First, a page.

A metallurgical vessel according to the invention for carrying out the process according to the invention comprises a cover with cover edge openings for the supply of additive substances contained in the edge region of the cover, distributed around the periphery thereof, the openings opening into the interior of the vessel adjoining the inward side of the vessel wall. In that way the additive substances can be easily and specifically introduced into respective regions which extend in the peripheral direction, of the inside surface of the vessel wall.

In the case of a metallurgical vessel in which oxygen nozzles for injecting an oxygen-bearing gas open through the wall beneath the maximum level of the bath, the cover edge openings are respectively disposed in the regions above the oxygen nozzles. If further nozzles which can be operated as burners or for introducing oxygen-bearing gases for the post-combustion operation open through the vessel wall above the maximum level of the bath, those nozzles are to be displaced relative to the cover edge openings in the peripheral direction of the vessel.

The cover edge openings are preferably communicated by way of conveyor pipe with at least one supply container disposed at a higher level for the additive substances. Closure or shut-off members are provided in the conveyor pipes for controlling the flow therethrough.

In an advantageous embodiment at its centre the cover has an opening for the discharge of hot waste gases and for the charging of charge materials into the metallurgical vessel.

BRIEF DESCRIPTION OF THE DRAWINGS

An example of the process according to the invention and an embodiment of a metallurgical vessel according to the invention are described in greater detail hereinafter with reference to the accompanying drawings in which:

FIG. 1 is a simplified diagrammatic view in section through what is known as an energy-optimised smelting and refining assembly, also known as an EOF; an assembly of that kind is described in detail in German Laid-open application (DE-OS) No. 37 35 150 to which reference is directed; and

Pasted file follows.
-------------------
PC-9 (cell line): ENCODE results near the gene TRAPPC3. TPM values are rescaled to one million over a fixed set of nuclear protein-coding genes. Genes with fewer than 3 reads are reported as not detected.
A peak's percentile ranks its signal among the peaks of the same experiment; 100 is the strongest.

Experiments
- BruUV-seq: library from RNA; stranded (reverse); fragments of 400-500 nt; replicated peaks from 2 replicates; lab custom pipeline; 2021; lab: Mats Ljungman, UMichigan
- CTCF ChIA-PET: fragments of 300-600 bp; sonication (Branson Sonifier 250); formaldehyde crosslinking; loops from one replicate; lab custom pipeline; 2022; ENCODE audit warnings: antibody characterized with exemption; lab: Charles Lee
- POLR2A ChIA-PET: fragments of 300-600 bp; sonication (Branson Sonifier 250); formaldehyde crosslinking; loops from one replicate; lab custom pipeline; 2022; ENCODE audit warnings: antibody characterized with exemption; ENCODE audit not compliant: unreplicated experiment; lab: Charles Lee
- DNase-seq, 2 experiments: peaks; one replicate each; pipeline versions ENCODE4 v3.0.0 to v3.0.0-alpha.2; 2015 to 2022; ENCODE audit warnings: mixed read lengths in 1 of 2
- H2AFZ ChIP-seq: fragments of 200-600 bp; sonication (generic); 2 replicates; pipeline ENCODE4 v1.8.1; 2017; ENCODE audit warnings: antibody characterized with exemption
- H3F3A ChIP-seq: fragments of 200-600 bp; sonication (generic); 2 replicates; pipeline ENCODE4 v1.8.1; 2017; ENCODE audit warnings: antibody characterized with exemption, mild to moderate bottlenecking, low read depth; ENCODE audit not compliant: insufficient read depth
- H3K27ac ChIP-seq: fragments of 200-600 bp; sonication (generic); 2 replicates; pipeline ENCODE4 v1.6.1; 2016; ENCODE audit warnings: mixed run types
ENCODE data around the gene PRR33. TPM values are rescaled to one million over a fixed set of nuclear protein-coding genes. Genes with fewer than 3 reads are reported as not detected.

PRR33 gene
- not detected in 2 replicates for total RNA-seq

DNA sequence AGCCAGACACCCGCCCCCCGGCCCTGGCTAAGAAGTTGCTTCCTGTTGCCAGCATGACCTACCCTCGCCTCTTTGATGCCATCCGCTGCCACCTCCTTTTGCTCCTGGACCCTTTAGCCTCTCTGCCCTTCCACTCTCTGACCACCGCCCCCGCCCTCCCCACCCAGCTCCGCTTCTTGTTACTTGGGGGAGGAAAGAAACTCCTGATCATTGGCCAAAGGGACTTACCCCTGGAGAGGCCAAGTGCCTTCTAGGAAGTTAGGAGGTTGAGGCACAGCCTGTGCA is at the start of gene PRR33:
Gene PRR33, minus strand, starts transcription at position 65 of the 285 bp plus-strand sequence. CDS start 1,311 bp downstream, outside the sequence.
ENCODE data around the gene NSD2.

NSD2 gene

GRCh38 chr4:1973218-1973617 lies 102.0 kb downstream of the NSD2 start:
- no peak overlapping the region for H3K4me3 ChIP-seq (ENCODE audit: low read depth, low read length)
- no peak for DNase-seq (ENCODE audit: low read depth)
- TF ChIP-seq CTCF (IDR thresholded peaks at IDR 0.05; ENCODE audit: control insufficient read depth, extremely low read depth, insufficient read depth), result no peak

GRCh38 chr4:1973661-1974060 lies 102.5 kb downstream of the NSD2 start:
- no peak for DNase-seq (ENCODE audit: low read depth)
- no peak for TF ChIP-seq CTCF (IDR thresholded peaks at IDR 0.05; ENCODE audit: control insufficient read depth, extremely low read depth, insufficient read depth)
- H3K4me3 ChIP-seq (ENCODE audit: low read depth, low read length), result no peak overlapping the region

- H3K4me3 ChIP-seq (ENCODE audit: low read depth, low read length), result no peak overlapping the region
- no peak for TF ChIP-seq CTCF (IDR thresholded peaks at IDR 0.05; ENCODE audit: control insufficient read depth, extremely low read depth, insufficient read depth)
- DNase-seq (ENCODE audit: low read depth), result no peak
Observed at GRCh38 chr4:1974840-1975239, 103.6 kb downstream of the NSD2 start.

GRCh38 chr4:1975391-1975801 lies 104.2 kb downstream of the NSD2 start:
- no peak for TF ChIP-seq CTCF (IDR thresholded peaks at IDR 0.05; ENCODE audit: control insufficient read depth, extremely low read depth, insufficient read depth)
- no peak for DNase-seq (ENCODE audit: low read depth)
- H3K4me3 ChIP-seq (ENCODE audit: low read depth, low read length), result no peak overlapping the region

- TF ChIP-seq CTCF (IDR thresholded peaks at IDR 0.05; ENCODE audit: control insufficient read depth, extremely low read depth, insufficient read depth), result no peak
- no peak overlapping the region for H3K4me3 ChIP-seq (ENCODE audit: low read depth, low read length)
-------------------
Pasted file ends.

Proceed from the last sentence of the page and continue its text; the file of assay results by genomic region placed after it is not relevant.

FIG. 2 is a view in section taken along line II--II in FIG. 1.

DETAILED DESCRIPTION OF THE PREFERRED EMBODIMENTS

Disposed in the lower region of the assembly is a smelting and refining vessel (metallurgical vessel) 3 for accommodating a molten bath 1. A tapping device 7 is provided at the centre of a bottom region 5 of the vessel 3. A cylindrical vessel wall 11 extends substantially in a vertical direction from the bottom region 5 which is of a spherically curved configuration. A cover 9 is mounted on the edge of the vessel wall 11. The vessel wall is lined with a refractory material in its lower region 13 which accommodates the molten bath 1, that is to say in the region of the furnace hearth. The inward side of that region is identified by reference numeral 13'. The upper region 15 of the vessel wall 11, the inward side of which is identified by reference numeral 15' and which is of smaller wall thickness and which adjoins the lower region 13 passes at its upper end into the cover 9 which adjoins same in a substantially frustoconical configuration. The upper region 15 of the vessel wall is formed by water-cooled wall elements. Disposed at the centre of the cover 9 is a through opening 17 for the operation of charging charge material 27 such as steel scrap or the like and for the discharge of hot waste gases from the vessel 3. In a direction in opposite relationship to the bottom region 5, adjoining the cover 9 is a charging material preheater 19 with grid members 21, 23 and 25 through which the hot waste gases can flow, for receiving the charge material 27. For further details of the charging material preheater, attention is directed to German laid-open application (DE-OS) N 37 35 150.